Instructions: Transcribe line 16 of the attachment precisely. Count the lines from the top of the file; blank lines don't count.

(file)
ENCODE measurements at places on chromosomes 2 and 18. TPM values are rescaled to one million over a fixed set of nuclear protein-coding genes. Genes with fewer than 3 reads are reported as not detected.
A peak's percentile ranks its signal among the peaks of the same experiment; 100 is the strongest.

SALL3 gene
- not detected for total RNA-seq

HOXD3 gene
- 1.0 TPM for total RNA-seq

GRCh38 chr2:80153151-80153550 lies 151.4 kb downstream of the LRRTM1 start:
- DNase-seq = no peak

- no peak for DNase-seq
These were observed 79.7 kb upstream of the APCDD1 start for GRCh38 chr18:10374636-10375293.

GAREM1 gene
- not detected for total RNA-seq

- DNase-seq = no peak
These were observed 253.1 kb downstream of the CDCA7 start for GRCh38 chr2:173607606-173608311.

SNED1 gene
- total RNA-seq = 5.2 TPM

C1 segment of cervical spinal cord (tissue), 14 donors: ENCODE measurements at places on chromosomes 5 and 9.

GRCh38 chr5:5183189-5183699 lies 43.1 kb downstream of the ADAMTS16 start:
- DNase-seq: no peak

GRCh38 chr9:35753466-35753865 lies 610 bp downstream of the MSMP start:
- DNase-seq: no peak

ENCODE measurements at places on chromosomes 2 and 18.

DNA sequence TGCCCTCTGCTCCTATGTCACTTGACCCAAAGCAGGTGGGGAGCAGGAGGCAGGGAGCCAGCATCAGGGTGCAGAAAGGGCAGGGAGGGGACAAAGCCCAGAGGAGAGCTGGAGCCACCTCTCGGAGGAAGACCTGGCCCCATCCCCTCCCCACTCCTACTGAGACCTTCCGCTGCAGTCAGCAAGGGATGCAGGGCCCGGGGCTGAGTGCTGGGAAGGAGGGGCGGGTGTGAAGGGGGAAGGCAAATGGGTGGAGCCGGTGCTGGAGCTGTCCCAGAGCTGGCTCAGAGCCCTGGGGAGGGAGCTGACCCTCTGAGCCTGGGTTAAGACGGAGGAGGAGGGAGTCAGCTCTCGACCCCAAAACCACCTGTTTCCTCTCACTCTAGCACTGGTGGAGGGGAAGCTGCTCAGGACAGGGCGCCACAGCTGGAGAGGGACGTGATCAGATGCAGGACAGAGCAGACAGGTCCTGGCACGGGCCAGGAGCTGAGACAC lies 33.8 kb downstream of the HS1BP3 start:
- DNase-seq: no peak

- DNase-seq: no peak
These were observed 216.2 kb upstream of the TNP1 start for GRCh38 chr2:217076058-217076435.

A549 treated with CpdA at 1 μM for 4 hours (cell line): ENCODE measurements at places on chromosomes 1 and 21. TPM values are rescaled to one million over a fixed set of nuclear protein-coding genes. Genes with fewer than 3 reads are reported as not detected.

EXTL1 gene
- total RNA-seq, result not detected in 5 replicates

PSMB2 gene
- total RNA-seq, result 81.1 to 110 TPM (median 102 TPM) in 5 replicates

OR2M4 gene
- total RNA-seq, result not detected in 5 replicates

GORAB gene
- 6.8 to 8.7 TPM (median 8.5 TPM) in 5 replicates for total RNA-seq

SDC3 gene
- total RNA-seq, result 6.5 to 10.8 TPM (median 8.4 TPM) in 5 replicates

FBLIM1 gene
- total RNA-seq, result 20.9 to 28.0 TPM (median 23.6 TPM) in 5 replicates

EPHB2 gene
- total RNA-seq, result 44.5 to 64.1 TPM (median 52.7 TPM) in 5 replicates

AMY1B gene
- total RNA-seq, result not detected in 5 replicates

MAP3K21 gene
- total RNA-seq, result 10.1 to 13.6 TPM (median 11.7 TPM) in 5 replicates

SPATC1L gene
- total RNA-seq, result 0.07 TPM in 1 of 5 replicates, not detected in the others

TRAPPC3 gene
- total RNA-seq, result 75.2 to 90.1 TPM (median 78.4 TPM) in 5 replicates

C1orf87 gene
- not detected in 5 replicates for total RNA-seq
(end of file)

- total RNA-seq = 5.2 TPM